A pivotal aspect of the procedure described is the dissection of the renal artery from the renal vein and the surrounding adipose/connective tissue. The use of cotton swabs helps avoid damage to nerves and lymphatic and/or blood vessels, in particular to the thin-walled veins. Another important and delicate step is the cannulation of the renal artery: because of the very small diameter of the vessel, the catheter might puncture through the artery. For this reason, working under a surgical microscope and finding a good angle for the insertion of the catheter is fundamental: the needle should be as much as possible parallel to the renal artery. At the same time, the observation of a distinct, slow color change in the kidney, caused by the infusion of the drug suspension, is essential to be certain that the catheter has been positioned correctly.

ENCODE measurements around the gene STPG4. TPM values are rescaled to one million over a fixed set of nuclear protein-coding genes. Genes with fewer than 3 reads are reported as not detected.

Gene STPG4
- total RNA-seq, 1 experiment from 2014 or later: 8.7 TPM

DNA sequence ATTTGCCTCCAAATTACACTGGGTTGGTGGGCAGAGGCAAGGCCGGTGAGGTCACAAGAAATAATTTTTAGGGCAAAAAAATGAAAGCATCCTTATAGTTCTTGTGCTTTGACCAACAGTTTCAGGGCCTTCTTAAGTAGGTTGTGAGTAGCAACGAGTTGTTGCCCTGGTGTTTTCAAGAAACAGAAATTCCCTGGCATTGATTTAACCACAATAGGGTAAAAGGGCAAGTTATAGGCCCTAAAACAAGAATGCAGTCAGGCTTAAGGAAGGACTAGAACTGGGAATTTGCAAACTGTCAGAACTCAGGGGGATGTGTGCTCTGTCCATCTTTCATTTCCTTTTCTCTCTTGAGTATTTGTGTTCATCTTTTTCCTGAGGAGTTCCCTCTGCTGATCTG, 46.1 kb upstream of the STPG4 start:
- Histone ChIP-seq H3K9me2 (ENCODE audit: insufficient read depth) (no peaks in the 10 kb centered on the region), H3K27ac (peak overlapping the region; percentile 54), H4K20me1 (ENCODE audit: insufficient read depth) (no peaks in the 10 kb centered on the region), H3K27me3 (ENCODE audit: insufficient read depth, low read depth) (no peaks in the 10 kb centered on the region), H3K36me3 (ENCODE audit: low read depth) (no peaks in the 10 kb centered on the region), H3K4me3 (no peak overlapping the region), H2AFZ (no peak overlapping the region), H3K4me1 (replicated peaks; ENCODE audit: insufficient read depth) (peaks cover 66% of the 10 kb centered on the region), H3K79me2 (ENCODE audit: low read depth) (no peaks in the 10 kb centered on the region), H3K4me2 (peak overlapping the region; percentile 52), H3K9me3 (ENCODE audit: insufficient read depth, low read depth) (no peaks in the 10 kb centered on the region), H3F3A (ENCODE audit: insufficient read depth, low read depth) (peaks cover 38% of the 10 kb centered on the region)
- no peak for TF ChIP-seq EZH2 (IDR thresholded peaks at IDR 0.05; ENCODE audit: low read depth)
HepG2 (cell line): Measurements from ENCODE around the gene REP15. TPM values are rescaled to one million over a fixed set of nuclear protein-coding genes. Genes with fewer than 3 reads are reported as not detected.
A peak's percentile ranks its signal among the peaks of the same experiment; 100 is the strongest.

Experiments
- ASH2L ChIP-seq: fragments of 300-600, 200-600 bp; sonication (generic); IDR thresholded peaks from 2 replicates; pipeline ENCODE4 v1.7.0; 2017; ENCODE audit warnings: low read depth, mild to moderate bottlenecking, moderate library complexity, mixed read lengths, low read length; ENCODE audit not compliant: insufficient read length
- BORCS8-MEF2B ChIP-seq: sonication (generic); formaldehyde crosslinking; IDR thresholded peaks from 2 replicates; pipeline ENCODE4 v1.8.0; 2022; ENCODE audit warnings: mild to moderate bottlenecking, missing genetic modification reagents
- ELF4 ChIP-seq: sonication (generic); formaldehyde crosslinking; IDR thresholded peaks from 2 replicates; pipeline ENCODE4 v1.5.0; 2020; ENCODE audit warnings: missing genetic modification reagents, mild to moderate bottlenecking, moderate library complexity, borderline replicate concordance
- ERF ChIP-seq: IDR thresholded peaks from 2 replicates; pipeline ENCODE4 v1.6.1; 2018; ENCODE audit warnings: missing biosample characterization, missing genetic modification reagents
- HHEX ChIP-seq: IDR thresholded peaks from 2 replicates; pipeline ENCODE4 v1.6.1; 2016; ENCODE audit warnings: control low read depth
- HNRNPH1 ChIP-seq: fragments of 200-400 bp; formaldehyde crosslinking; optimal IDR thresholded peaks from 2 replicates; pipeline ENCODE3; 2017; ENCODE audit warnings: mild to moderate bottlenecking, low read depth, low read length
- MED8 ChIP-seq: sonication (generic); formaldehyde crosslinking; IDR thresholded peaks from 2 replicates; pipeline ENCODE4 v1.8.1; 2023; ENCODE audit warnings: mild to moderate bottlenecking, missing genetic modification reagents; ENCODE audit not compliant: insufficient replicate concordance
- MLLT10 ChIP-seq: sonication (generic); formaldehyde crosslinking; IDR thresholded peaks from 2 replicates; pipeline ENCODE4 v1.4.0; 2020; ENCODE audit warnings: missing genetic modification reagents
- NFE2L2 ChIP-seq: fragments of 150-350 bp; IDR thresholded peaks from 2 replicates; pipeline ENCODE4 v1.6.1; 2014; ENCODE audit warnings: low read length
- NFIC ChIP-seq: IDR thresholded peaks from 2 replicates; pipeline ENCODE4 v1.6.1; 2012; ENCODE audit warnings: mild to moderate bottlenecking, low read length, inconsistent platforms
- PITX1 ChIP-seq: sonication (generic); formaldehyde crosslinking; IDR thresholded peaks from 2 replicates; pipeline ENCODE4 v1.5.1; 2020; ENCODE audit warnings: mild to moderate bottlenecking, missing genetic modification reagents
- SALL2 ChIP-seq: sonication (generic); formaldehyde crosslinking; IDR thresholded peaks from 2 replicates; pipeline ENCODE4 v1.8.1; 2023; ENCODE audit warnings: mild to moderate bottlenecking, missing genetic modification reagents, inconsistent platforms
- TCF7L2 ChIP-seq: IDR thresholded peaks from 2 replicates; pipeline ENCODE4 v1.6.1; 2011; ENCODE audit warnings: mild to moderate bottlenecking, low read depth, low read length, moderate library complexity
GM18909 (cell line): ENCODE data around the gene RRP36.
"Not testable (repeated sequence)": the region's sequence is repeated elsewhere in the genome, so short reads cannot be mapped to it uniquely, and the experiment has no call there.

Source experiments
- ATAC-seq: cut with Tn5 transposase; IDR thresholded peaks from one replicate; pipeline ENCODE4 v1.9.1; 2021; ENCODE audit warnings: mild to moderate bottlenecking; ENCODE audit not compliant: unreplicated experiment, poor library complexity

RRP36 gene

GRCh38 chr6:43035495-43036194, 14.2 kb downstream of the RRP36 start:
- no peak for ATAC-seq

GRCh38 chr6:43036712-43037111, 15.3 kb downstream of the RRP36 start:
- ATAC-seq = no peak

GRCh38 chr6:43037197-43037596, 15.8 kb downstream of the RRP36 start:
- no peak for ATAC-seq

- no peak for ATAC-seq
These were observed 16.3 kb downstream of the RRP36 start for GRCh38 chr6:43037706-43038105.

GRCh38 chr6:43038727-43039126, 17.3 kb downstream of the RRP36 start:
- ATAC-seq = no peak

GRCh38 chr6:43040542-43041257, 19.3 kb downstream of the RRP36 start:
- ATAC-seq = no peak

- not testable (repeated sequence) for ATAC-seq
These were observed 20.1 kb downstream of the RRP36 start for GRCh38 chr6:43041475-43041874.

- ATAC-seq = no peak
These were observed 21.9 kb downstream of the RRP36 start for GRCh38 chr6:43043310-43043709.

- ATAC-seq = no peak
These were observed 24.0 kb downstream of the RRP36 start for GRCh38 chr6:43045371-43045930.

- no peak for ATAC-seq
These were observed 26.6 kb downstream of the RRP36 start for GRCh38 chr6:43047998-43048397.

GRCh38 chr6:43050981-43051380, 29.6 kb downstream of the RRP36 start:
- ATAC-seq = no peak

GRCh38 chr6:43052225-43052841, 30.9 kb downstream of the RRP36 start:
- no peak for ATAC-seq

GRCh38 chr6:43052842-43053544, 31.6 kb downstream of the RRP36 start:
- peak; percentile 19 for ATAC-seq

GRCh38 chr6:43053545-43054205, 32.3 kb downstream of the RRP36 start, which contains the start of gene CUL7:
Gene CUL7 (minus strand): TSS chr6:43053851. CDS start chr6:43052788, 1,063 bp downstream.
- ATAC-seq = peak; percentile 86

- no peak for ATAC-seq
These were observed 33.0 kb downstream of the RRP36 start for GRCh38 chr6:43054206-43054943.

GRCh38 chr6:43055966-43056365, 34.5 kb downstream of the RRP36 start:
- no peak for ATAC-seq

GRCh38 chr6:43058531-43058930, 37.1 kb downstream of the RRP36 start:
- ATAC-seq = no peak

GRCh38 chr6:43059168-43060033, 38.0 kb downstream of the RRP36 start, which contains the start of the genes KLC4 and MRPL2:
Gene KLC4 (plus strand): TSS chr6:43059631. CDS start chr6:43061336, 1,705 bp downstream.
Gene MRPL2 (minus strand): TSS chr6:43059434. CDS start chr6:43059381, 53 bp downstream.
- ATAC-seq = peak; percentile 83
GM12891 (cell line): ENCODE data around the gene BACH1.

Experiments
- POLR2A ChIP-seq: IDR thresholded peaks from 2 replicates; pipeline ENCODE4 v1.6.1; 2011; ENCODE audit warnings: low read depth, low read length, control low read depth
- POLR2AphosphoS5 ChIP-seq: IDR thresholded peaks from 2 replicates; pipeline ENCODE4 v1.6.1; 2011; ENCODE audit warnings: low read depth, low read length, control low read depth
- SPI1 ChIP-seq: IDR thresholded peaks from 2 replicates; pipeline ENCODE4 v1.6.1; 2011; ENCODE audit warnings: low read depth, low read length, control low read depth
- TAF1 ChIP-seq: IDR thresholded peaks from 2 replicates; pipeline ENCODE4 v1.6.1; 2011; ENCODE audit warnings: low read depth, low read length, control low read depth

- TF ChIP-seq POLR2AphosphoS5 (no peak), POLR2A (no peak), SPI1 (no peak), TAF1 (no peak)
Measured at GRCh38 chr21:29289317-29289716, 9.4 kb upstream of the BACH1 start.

One of the most important issues that might affect the outcome of this surgical procedure is the duration of the ischemia. A prolonged and complete restriction of blood supply to the kidney may cause serious damage to the renal tissue, characterized by increase of reactive oxygen species (ROS) levels and activation of fibrogenic mechanisms and inflammatory mediators within the renal parenchyma10-12. Thus, it is crucial to minimize the time of ischemia in an effort to prevent irreversible interstitial fibrosis as well as cell death. Selective necrosis of the immediate postglomerular portion of a tubular segment sensitive to inhibition of mitochondrial respiration has been previously described after only 15 min of ischemia in rats13. Therefore, we recommend that the total renal ischemia should not exceed 7 min in duration.